Why? Because we don't make it complicated. No databases, no Client Access Licenses, no server components (well, actually one that supports our SharePoint Template feature). We work with out-of-the-box SharePoint Services (WSS 2.0 and MOSS 3.0) that actually ship with Windows Server 2003-- for free! We still need to flesh out the benefit comparison, but as you can see, there are a lot of compelling IntelliGantt features.

However, in straight number terms, the IntelliGantt Plus solution for a 10 person group costs roughly $60 per person for one year. By comparison, eProject costs $45 per person per month! Furthermore, while the IntelliGantt Plus costs per year go down in year two (because the license has been paid for and the only out-of-pocket expenses are support and software assurance), the eProject costs march on at $45 per month. This means after 3 years, the eProject solution is about 20 times the cost of IntelliGantt Plus. Software as a Service indeed.

MS Project Server 2007 is more of a hybrid solution, similar to IntelliGantt Plus. However, where IntelliGantt Plus makes use of existing SharePoint services, Project Server introduces its own server in addition to using SharePoint. Because of this configuration, the 10 person group using eProject actually comes out a bit ahead in year one compared to Project Server. However, once again after the initial license is purchased, eProject turns out to be more after years two and three are included since Project Server CALs turn out to be less than $45 per month. Of course, IntelliGantt Plus is still 10 times less than the cost of a Project Server 2007 solution.

This illustrates where we believe the market lies for IntelliGantt Plus-- or as we say 'bigger than a spreadsheet and smaller than the enterprise.' Once you get in to managing a group of people, does it make sense to jump right in to enterprise class solutions? They do not economically, and I don't believe they do in terms of productivity and usability either.

MS Project Server 2007 and eProject PPM6 are great solutions for enterprises, but make no mistake, that is what they are built for. As such, IntelliGantt is happy to work with them (certainly in MS Project's case), but also provide tangible value to the market between the single user project manager and the thousand-person workforce.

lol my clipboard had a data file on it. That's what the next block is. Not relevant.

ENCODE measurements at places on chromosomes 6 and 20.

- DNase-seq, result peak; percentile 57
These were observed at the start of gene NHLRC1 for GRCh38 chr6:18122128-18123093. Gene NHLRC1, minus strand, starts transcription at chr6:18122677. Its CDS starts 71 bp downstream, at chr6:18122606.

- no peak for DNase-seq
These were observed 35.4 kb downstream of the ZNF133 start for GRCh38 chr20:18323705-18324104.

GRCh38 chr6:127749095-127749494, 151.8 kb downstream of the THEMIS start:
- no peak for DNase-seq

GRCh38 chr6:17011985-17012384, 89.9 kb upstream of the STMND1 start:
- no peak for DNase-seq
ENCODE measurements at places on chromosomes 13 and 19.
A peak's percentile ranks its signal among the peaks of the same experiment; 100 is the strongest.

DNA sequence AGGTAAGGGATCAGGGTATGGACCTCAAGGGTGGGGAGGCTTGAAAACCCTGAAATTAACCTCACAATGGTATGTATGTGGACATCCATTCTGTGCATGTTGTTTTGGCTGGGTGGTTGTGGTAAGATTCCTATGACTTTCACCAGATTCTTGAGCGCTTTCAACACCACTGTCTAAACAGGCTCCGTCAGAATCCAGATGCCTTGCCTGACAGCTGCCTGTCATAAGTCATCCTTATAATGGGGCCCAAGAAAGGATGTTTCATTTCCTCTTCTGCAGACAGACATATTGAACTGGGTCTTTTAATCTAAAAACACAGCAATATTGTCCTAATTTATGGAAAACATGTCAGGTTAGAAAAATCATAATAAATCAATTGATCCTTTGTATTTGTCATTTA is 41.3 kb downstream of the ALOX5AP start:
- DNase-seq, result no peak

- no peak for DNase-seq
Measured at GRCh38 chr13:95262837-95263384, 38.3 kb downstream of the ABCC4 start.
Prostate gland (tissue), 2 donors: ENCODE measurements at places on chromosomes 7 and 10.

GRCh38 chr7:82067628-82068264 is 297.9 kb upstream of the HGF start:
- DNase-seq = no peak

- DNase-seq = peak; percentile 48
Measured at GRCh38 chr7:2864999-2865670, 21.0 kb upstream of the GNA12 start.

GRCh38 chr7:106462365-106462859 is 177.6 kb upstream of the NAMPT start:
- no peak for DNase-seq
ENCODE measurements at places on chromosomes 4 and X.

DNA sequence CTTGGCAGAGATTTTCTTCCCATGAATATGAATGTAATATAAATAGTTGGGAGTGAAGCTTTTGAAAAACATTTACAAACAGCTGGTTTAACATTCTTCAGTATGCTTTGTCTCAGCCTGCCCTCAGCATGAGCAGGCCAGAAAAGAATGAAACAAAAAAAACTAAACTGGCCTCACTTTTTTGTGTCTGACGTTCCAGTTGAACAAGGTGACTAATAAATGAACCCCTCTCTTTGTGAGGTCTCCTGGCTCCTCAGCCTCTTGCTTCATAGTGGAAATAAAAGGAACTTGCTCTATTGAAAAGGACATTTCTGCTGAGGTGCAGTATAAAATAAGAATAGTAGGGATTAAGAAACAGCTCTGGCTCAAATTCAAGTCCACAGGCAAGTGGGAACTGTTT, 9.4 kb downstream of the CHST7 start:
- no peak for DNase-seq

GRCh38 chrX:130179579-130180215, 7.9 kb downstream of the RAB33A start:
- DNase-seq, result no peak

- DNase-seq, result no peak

And its not like we skimp on features. For instance, we work very well off-line, thank you. Multi-Level undo? Check. Multi-Project view? That too. Automatic backup and restore points? Yes. Task based permissions. Yes again. The ability to drag a summary task and watch the gantt update in real time all the ramifications? I think that's just us. The ability to use alternate collaboration platforms like Groove, Amazon S3 or even a simple File Server? Definitely IntelliGantt :).

If you're intrigued, then check out the numbers for yourself. If you want to see IntelliGantt in action, check out our 15 day trial today and see what IntelliGantt can do for you.

Monday, June 18, 2007

Microsoft's Magic Milan Touch

How could I not have noticed this earlier???

From a recent CNet headline: "Microsoft hopes Milan has magic touch".

OK, so I edited the headline just a little bit. But still, it's always fun when your name comes in vogue. Only recently has the self-satisfaction of having a car named after you begun to wear off. I really have to get one of those.

I wonder if I can put one of them new-fangled Milan table PC's in the back of my Milan? When I get in and drive off, would that be similar to the Russian dolls where one fits inside another which fits inside another?

Of course, at times like these I have to bring back my old standard:


Thursday, June 14, 2007

When to Adapt Your Philosophy

TeamDirection and its IntelliGantt products have been built with the notion of working right out of the box, which is something of a novel ideal in this interconnected world. True, this is a good thing. In fact, IntelliGantt works very hard on the interconnected pieces so you don't have to-- integrating with MS Project, MindManager, SharePoint and Groove.

However, there comes a time when a feature is too compelling to grind under the foot of unyielding dogma. No one likes a Zax.

With our next release of IntelliGantt, we are introducing a feature that lets you publish projects to SharePoint utilizing any custom template registered on the SharePoint server. We've received feedback from customers and consultants alike that this will provide the best way to tailor projects to individual (company) needs. And we agree.

The result is IntelliGantt Plus will let you select the SharePoint template to use, but it will require a web service installed on the SharePoint server. It's a simple web service that is only in charge of listing available templates and creating a site based on a template. In fact, in large measure it got its inspiration from Todd Baginski's great examples on how to create SharePoint sites based on templates.

For about a month we struggled to with 'no code to install on the server'-- until it became untenable. Our new philosophy is a more realistic 'as little code as possible on the server, and make sure its well documented.'